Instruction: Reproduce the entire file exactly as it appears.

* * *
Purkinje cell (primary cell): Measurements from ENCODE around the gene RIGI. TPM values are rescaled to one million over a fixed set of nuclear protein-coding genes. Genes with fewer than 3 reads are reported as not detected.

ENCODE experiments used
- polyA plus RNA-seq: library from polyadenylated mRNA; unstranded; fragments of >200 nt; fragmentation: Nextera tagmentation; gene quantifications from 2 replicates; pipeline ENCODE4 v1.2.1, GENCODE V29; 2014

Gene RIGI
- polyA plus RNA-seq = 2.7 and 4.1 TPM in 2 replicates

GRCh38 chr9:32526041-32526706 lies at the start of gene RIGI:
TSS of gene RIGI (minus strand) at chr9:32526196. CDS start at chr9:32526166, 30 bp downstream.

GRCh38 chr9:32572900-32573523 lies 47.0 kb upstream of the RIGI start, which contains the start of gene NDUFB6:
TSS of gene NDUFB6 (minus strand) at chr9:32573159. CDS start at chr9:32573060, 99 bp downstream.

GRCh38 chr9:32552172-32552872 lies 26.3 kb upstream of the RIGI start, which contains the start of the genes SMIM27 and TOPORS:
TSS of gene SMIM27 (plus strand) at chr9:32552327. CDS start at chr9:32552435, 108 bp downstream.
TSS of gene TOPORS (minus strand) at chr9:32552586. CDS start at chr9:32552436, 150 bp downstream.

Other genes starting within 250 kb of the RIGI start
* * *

Purkinje cell (primary cell): Measurements from ENCODE around the gene RIGI. TPM values are rescaled to one million over a fixed set of nuclear protein-coding genes. Genes with fewer than 3 reads are reported as not detected.

ENCODE experiments used
- polyA plus RNA-seq: library from polyadenylated mRNA; unstranded; fragments of >200 nt; fragmentation: Nextera tagmentation; gene quantifications from 2 replicates; pipeline ENCODE4 v1.2.1, GENCODE V29; 2014

Gene RIGI
- polyA plus RNA-seq = 2.7 and 4.1 TPM in 2 replicates

GRCh38 chr9:32526041-32526706 lies at the start of gene RIGI:
TSS of gene RIGI (minus strand) at chr9:32526196. CDS start at chr9:32526166, 30 bp downstream.

GRCh38 chr9:32572900-32573523 lies 47.0 kb upstream of the RIGI start, which contains the start of gene NDUFB6:
TSS of gene NDUFB6 (minus strand) at chr9:32573159. CDS start at chr9:32573060, 99 bp downstream.

GRCh38 chr9:32552172-32552872 lies 26.3 kb upstream of the RIGI start, which contains the start of the genes SMIM27 and TOPORS:
TSS of gene SMIM27 (plus strand) at chr9:32552327. CDS start at chr9:32552435, 108 bp downstream.
TSS of gene TOPORS (minus strand) at chr9:32552586. CDS start at chr9:32552436, 150 bp downstream.

Other genes starting within 250 kb of the RIGI start